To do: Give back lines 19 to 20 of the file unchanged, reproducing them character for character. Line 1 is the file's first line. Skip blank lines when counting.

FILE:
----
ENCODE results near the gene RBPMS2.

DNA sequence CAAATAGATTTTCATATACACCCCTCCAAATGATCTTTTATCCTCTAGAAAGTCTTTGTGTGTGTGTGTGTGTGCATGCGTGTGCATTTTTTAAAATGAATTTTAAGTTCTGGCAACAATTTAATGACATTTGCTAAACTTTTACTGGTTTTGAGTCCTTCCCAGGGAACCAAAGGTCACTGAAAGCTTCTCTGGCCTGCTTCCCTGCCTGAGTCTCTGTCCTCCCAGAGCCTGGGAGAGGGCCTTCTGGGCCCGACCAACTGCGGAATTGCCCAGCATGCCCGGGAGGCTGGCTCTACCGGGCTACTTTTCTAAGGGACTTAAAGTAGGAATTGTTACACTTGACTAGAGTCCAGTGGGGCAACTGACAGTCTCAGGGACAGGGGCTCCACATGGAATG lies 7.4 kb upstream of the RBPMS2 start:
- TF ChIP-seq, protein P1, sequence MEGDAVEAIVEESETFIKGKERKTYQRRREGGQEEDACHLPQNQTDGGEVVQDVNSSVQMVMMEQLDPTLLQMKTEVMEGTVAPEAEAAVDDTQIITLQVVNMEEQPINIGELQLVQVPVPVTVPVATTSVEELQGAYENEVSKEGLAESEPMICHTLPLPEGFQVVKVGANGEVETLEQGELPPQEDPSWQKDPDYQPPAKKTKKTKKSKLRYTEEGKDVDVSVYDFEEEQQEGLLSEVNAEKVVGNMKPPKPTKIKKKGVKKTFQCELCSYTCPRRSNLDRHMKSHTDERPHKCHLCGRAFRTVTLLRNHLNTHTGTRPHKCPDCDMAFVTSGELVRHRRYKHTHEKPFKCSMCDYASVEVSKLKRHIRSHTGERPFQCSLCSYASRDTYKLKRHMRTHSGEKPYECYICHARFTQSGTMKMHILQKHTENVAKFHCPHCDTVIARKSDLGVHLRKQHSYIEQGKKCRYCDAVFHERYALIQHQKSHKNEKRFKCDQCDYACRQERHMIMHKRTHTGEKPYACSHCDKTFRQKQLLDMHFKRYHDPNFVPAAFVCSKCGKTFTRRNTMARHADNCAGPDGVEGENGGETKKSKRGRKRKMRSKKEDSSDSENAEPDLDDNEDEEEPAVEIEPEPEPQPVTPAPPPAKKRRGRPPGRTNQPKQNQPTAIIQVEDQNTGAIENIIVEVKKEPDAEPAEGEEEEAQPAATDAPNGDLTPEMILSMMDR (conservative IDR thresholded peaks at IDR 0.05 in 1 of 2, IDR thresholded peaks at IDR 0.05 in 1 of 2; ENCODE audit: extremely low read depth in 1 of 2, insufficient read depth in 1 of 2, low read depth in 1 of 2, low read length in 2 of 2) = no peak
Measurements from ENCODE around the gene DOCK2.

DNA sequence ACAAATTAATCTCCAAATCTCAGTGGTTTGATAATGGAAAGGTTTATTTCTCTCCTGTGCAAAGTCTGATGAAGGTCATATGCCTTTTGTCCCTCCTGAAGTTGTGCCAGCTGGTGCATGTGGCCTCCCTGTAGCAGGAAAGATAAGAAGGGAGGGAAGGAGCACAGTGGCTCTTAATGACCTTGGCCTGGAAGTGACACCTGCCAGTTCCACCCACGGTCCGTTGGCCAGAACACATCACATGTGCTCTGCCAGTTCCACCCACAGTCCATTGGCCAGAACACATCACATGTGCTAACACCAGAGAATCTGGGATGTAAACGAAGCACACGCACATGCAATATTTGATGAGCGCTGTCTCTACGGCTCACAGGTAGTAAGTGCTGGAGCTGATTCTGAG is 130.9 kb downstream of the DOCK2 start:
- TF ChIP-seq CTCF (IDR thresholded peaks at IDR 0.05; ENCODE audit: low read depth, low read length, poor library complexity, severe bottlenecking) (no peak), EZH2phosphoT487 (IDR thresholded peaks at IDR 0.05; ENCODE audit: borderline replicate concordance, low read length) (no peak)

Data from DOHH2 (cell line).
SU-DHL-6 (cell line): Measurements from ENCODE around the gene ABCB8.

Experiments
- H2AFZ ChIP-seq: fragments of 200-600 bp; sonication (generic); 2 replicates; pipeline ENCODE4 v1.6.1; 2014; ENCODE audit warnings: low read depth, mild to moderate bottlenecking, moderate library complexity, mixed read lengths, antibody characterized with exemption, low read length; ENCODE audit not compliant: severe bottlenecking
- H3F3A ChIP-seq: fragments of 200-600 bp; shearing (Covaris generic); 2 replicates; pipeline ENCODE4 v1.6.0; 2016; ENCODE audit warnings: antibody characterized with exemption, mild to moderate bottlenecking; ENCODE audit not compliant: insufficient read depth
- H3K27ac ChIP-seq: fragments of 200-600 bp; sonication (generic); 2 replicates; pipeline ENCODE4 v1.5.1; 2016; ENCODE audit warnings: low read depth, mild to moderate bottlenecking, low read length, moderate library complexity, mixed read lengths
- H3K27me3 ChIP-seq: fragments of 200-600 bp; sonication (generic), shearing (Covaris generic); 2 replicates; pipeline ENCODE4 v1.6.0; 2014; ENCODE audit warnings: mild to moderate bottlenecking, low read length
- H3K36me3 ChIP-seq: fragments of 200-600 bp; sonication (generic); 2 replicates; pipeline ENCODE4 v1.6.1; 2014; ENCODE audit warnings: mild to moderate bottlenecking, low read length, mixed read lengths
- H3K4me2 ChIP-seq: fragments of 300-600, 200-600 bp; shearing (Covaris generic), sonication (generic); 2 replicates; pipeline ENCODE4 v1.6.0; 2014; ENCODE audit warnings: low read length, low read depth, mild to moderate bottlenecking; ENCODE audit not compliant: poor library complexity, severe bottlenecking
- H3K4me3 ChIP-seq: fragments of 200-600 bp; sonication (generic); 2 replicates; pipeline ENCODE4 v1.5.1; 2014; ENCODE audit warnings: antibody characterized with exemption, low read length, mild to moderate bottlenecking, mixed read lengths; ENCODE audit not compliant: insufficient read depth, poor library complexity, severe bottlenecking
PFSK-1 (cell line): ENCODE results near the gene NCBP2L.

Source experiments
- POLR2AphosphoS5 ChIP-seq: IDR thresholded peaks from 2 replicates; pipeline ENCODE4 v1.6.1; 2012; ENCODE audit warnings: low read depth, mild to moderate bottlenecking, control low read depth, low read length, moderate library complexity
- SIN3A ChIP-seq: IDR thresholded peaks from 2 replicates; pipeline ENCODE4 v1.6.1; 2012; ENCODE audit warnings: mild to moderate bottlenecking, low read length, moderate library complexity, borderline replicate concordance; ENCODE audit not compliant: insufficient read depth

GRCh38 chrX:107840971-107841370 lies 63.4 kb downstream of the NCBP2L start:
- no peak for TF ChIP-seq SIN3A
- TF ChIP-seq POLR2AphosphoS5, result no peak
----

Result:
- POLR2AphosphoS5 ChIP-seq: IDR thresholded peaks from 2 replicates; pipeline ENCODE4 v1.6.1; 2012; ENCODE audit warnings: low read depth, mild to moderate bottlenecking, control low read depth, low read length, moderate library complexity
- SIN3A ChIP-seq: IDR thresholded peaks from 2 replicates; pipeline ENCODE4 v1.6.1; 2012; ENCODE audit warnings: mild to moderate bottlenecking, low read length, moderate library complexity, borderline replicate concordance; ENCODE audit not compliant: insufficient read depth